It’s so sweet just to take Him at His Word.
As we venture into 2022 — be it easy or hard times — take up this Light. This Mirror. This Sword. Let’s delight in rather than wander from His commandments. Refresh ourselves with the accuracy of God’s own account of Himself. Turn up the sound doctrine so we can see our path.
The sky hung weighty and pale. Backyard held a foggy hush, but inside the whole household glittered with candlelight and beamed with courage.
Christmas togetherness circled a long table laid with evergreen. The year had been mostly good, aside from an unwelcome medical diagnosis in the midst, and this could have disheartened the season.
But . . . joy and light and great news for all people.
In Psalm 112, the ones who fear the Lord are described as blessed and fearless. Light arises in the darkness for the upright, those who delight in His commandments (vv. 1,4).
“For he will never be shaken; The righteous will be remembered forever.
He will not fear evil tidings; His heart is steadfast, trusting in the Lord. His heart is upheld, he will not fear . . . “
The reason we’re not cowering in fear of more evil news, tonight or next year, is because:
“…The gospel makes genuinely good news out of every other aspect of my life, including my severest trials.” ― Milton Vincent, A Gospel Primer
Are you clothed in Christ’s righteousness? Be steadfast in heart, trusting the Lord; there’s nothing left to fear.
Think about the shepherds, faced with a reason for terror.
When the sky split, it wasn’t Christmas-pageant, Dance of the Sugarplum Fairy imagery. An angel army began shouting in the sky.
I, too, would have been stricken with fright. I think the shepherds anticipated evil reports, judgment, or end-of-the-world pronouncements. Perhaps their sheep scattered.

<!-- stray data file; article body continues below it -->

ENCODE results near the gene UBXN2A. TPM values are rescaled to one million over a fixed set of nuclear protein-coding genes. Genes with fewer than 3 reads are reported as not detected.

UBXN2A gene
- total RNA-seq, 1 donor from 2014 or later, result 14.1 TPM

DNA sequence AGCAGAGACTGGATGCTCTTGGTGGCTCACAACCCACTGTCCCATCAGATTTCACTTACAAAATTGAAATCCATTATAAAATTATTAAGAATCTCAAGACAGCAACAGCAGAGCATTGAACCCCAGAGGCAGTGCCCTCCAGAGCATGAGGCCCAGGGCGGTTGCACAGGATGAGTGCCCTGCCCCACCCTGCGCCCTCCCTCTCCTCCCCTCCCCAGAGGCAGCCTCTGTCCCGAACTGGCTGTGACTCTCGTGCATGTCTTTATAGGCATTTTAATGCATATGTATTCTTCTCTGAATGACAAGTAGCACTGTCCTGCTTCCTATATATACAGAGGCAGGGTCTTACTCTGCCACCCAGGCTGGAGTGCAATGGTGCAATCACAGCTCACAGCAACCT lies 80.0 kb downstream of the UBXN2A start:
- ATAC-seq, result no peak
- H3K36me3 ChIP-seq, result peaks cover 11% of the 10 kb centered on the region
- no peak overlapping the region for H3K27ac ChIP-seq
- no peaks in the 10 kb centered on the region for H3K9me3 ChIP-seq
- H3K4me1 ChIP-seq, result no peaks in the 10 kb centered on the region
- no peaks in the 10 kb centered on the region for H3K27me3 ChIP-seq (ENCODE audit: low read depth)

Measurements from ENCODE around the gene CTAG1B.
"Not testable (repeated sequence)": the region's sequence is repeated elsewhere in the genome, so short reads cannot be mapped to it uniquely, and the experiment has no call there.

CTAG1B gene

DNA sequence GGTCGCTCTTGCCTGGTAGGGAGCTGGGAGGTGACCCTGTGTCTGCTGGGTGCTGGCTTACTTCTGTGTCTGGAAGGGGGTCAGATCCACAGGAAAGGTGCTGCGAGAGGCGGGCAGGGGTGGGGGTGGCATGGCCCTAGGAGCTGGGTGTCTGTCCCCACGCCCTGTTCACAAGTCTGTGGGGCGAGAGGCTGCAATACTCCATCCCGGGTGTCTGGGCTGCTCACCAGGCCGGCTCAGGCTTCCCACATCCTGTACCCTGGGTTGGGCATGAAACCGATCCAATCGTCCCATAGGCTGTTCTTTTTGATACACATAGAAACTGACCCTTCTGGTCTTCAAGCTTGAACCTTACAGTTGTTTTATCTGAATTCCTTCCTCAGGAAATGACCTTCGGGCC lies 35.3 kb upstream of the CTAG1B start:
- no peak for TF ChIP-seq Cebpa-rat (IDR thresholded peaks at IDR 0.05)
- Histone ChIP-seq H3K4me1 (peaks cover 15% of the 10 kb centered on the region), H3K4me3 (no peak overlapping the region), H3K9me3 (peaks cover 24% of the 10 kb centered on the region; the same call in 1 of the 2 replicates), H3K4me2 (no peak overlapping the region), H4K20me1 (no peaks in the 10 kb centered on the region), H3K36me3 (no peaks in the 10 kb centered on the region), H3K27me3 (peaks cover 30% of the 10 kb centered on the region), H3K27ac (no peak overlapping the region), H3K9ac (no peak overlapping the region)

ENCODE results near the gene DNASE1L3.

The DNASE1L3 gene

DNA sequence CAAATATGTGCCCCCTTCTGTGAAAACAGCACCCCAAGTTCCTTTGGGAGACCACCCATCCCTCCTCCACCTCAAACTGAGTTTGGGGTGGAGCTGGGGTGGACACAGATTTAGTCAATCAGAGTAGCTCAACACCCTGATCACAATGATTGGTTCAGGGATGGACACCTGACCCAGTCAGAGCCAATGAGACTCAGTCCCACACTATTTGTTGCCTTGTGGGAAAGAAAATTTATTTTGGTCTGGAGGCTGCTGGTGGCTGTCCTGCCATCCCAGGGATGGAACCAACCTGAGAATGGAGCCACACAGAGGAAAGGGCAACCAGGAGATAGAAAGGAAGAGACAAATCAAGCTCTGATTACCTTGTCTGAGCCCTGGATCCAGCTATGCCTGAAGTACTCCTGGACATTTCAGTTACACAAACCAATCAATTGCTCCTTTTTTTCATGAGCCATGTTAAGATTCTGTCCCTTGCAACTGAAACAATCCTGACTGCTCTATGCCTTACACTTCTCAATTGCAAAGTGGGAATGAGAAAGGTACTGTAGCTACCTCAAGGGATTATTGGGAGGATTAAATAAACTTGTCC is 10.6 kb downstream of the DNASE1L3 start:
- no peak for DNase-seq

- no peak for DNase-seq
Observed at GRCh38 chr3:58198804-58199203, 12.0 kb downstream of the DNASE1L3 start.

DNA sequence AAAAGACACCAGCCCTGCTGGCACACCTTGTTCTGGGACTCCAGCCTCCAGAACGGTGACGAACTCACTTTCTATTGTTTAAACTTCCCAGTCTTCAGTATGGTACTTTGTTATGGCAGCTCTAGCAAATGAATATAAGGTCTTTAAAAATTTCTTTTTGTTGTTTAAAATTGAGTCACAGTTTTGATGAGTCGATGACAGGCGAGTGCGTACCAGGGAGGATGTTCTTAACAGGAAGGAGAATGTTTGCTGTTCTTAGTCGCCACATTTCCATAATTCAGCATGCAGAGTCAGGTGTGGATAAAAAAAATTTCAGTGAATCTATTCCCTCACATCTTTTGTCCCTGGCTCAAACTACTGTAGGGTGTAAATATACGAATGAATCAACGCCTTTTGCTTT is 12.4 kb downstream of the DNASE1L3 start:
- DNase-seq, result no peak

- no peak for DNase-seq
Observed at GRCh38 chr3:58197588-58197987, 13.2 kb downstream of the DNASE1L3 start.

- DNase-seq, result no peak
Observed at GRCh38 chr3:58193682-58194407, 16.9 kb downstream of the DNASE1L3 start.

No wonder the angel declared “do not be afraid” first of all. Their presence necessitated it.
And an angel of the Lord suddenly stood before them, and the glory of the Lord shone around them; and they were terribly frightened. But the angel said to them, “Do not be afraid; for behold, I bring you good news of great joy which will be for all the people. For today in the city of David there has been born for you a Savior, who is Christ the Lord. This will be a sign for you: you will find a baby wrapped in cloths and lying in a manger.” And suddenly there appeared with the angel a multitude of the heavenly host praising God and saying,
“Glory to God in the highest, And on earth peace among menwith whom He is pleased.”
The shepherds’ fear of bad tidings was overwhelmed by good news in a manger.
The shepherds had sinful souls destined for wrath, and so do we. It paints the bleak night stage, set for the desperately needed good news/great joy of Christ’s birth, His death, and His resurrection.
Still today we have no need to be afraid because the light arises in the darkness. Sinners are called to hear and know the gospel, which changes everything about everything. We are considered “the righteous” because Jesus bought us. Each medical diagnosis is about glory to God in the highest. And He leaves peace with us, but not the kind the world gives.
Nothing can truly shake the righteous one’s position before God. No terror of the night can steal the peace promised that surpasses all understanding.
It’s why my family doesn’t need to fear evil tidings but can rejoice in the knowledge of our eternal security, the goodness of God’s perfect plan, and the desire for gory to the Prince of Peace, come what may. This is the good about the bad.